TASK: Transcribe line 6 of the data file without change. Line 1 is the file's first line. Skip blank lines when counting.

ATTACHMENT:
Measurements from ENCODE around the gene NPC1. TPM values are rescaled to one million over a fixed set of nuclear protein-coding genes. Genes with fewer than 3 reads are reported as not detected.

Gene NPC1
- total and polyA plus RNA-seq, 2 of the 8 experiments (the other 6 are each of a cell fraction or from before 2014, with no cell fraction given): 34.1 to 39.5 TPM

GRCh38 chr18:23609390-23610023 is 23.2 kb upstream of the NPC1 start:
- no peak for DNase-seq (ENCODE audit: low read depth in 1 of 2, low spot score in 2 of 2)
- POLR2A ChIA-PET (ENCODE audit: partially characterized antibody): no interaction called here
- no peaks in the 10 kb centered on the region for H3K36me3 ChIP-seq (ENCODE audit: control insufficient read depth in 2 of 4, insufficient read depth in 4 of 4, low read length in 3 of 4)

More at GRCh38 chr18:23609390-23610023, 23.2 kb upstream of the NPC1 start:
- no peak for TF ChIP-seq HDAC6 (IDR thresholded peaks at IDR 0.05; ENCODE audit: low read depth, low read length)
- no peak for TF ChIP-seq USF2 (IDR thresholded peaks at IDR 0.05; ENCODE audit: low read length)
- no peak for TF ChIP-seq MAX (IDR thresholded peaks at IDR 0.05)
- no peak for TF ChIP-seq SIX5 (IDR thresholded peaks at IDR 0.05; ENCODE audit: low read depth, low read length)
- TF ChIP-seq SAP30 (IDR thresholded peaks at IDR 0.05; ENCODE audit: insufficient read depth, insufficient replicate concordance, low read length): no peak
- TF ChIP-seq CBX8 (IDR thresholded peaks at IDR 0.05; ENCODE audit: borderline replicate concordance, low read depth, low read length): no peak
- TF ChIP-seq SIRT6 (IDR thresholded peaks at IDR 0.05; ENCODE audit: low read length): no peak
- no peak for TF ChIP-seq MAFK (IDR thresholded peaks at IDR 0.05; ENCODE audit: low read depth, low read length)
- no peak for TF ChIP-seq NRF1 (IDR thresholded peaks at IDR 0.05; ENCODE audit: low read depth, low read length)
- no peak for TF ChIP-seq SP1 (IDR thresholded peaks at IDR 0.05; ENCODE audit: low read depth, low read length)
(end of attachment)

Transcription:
- POLR2A ChIA-PET (ENCODE audit: partially characterized antibody): no interaction called here